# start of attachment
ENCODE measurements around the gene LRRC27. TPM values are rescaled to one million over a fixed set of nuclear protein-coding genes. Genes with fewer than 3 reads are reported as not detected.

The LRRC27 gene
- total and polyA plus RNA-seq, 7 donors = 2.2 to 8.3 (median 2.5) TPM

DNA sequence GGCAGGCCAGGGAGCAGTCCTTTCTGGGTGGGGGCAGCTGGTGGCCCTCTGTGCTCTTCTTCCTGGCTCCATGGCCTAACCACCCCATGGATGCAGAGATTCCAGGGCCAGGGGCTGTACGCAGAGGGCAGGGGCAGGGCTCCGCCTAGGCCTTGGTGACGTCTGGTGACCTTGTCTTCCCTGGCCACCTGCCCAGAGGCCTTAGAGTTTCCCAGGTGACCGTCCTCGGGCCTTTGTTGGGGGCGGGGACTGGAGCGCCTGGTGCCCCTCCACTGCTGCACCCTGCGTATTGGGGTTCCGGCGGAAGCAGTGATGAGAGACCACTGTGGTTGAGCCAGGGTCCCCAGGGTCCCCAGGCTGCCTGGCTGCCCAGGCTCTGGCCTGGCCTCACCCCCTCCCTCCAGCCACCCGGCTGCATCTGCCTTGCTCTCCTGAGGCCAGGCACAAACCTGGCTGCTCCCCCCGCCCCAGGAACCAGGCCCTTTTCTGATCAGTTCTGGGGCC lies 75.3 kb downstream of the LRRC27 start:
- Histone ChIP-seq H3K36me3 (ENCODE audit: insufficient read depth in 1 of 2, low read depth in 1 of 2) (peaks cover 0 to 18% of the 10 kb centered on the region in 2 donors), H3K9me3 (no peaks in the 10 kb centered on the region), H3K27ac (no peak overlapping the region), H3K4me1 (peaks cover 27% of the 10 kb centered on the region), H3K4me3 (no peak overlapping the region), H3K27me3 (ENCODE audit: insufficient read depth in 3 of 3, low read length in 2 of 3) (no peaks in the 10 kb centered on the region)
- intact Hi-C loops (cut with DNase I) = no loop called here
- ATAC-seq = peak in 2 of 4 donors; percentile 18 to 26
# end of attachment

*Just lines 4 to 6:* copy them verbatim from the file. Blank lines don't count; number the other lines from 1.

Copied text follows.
DNA sequence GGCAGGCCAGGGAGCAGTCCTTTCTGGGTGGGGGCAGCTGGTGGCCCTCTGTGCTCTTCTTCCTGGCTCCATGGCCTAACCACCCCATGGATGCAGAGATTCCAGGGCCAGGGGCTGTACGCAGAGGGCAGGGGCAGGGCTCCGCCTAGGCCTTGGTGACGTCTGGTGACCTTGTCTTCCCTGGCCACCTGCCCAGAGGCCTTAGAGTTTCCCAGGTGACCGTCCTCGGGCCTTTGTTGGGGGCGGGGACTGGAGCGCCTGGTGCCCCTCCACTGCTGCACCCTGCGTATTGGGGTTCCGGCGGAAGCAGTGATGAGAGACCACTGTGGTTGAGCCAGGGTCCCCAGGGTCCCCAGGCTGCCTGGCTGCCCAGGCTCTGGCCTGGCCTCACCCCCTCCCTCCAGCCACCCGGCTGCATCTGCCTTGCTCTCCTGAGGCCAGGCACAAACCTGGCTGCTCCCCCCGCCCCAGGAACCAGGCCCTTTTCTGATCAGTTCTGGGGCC lies 75.3 kb downstream of the LRRC27 start:
- Histone ChIP-seq H3K36me3 (ENCODE audit: insufficient read depth in 1 of 2, low read depth in 1 of 2) (peaks cover 0 to 18% of the 10 kb centered on the region in 2 donors), H3K9me3 (no peaks in the 10 kb centered on the region), H3K27ac (no peak overlapping the region), H3K4me1 (peaks cover 27% of the 10 kb centered on the region), H3K4me3 (no peak overlapping the region), H3K27me3 (ENCODE audit: insufficient read depth in 3 of 3, low read length in 2 of 3) (no peaks in the 10 kb centered on the region)
- intact Hi-C loops (cut with DNase I) = no loop called here